Sunday, August 9, 2015
Kendra Hill moved to the Bakken with her husband a few years ago. Thanks to a high-paying oilfield job, the young couple could afford to start a family and buy a house. No matter what happens in oil country, they’re planning to stay in North Dakota. This story aired on Prairie Public and Marketplace as part of my "Black Gold Boom" series.
Don Williams offers up an unexpected side effect to the oil patch slowdown: lower prices. When the boom was churning at full speed, rents were too darn high. And now? Williams still has job at transload company in Ross, North Dakota, and things aren’t so expensive. This story aired on Prairie Public and Marketplace as part of my "Black Gold Boom" series.
Tuesday, May 26, 2015
For the third year in a row, North Dakota ranks as the most deadly place to work in America and its oilfields are nearly seven times more dangerous than elsewhere in the U.S. “Oil To Die For,” a new interactive documentary from Black Gold Boom, examines how Dustin Bergsing died of hydrocarbon poisoning at a North Dakota well site just days before his 22nd birthday. He was engaged to be married and the father of an infant. The interactive examines the circumstances surrounding Bergsing’s death, including accusations by a Marathon Oil whistleblower who says his safety warnings were ignored by company bosses. “Oil To Die For” is compatible with all devices, including Apple and Android mobile phones and tablets. Experience it now.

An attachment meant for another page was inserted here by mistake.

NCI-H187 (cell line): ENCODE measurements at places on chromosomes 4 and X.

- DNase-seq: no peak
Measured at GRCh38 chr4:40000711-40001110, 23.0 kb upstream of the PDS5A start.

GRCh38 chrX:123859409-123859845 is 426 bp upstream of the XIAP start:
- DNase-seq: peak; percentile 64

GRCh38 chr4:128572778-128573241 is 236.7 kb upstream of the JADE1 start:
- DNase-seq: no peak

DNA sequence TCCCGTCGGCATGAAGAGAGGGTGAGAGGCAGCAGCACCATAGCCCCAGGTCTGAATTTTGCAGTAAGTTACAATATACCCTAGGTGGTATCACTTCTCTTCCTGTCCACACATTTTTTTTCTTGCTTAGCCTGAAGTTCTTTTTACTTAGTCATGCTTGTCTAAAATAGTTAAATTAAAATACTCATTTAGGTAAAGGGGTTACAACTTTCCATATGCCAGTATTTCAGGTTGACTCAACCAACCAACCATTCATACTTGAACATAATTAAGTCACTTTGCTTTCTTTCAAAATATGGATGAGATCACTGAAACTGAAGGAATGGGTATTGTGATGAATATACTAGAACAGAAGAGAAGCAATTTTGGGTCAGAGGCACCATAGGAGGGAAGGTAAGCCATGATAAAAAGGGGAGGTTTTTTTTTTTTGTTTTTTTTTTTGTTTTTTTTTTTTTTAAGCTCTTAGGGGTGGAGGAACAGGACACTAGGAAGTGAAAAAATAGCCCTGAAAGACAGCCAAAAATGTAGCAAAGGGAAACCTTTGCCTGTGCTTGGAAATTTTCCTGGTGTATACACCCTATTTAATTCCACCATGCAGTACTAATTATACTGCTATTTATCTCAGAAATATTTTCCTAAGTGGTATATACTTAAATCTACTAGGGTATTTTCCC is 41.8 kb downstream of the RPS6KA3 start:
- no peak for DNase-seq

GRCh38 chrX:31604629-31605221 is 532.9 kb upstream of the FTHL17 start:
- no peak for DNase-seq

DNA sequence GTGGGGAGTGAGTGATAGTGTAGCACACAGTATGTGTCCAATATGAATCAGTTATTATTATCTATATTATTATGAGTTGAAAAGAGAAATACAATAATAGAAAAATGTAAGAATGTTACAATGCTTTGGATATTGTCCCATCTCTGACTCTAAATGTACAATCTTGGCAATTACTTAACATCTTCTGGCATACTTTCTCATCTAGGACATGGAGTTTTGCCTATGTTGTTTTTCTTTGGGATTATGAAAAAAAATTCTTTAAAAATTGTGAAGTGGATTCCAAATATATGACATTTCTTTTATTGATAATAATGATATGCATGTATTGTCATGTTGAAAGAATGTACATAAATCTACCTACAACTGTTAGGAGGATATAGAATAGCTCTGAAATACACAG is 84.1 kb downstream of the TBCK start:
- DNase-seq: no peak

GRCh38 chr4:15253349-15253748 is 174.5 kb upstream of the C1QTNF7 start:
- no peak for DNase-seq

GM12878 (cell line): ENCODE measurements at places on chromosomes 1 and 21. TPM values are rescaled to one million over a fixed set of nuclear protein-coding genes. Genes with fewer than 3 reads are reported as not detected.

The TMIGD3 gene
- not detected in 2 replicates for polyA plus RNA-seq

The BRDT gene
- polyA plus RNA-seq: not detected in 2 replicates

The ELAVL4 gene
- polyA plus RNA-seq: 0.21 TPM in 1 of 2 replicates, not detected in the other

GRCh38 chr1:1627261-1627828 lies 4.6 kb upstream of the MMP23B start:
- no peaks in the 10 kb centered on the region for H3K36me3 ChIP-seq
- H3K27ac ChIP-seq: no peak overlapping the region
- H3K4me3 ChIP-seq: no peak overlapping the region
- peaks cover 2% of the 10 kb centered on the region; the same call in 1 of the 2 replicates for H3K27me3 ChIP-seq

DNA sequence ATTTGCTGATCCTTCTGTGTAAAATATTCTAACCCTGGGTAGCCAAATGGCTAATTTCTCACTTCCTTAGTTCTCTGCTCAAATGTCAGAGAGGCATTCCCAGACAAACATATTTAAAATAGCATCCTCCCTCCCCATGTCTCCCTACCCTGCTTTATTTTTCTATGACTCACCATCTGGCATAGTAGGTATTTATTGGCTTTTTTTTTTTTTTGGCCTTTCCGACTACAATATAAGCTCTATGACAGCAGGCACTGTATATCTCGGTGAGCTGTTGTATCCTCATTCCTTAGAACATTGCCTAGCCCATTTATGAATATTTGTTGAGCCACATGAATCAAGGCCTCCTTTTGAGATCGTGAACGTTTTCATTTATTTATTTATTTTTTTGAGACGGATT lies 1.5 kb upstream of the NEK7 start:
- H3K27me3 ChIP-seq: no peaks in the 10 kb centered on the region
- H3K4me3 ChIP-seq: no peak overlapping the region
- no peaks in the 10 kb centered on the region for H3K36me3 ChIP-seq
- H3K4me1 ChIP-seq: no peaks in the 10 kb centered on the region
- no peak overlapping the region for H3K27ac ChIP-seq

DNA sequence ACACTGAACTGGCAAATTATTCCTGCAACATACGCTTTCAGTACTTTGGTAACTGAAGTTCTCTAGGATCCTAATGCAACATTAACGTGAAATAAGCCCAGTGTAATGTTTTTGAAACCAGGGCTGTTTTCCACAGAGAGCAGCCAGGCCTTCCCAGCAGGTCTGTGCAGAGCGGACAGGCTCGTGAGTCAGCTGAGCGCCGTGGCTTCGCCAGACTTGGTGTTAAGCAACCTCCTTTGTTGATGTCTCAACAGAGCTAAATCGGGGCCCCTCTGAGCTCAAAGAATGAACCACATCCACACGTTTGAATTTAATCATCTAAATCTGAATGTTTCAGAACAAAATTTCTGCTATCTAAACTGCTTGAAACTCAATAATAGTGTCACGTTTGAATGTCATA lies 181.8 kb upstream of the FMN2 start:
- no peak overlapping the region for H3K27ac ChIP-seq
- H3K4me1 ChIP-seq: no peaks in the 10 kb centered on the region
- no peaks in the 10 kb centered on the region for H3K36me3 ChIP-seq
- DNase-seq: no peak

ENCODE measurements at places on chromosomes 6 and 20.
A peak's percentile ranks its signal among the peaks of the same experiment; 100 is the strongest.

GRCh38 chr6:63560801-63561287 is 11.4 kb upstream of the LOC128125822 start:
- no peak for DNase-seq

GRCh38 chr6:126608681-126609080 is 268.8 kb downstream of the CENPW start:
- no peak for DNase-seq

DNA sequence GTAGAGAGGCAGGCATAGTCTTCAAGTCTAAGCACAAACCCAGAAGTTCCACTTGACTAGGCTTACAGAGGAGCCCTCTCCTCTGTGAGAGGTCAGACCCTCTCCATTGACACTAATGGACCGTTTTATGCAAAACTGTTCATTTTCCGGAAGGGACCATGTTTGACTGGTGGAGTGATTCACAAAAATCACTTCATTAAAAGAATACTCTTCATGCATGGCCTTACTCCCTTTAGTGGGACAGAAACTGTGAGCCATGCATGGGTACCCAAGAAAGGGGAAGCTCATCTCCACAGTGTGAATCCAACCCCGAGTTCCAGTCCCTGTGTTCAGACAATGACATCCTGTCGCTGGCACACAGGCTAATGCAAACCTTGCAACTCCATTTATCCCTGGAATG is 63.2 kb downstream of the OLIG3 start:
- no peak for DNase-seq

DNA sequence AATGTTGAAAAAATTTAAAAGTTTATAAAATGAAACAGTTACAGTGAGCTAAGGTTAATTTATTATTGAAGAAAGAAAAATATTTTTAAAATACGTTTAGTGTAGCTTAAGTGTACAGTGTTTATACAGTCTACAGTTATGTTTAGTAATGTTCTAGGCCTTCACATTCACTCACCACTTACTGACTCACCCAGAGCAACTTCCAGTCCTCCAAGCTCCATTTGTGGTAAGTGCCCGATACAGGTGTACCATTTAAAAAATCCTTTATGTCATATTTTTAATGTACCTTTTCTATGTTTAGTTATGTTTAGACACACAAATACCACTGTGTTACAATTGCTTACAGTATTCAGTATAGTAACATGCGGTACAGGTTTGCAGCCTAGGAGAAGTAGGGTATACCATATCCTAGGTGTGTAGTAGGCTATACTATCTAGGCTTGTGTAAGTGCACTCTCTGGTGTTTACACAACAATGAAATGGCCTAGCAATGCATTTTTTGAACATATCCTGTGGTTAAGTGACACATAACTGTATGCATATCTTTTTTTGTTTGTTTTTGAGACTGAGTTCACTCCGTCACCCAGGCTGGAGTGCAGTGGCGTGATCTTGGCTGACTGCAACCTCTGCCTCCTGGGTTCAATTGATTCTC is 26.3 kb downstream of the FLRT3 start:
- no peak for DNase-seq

Tuesday, May 5, 2015
Some Native American tribes have banned fracking on tribal lands. With vast deposits of oil underneath its borders, Three Affiliated Tribes is at a crossroads. Should the Mandan, Hidatsa and Arikara Nation in western North Dakota drill for black gold or outlaw oil exploration on its land? Tribal member Marty Young Bear worries about environmental effects. Meanwhile, local leaders rush to form a tribal-owned oil company with the motto “Sovereignty by the Barrel.” “Black Gold Boom,” aired May 18 on Prairie Public in North Dakota. The documentary airs on other PBS stations later this year.
Thursday, March 5, 2015
Friday, January 9, 2015
Thursday, September 11, 2014
Billionaire oilman Harold Hamm has made a name for himself in the Bakken. As CEO of Continental Resources, his company is the biggest oil producer in western North Dakota. But he’s not the only Hamm in town. A man named Phil Hamm lived in Williston before the boom came to town. He stills lives there today. In this interview I produced for Prairie Public and Marketplace, it’s clear he’s got something to say about the changes the boom has brought.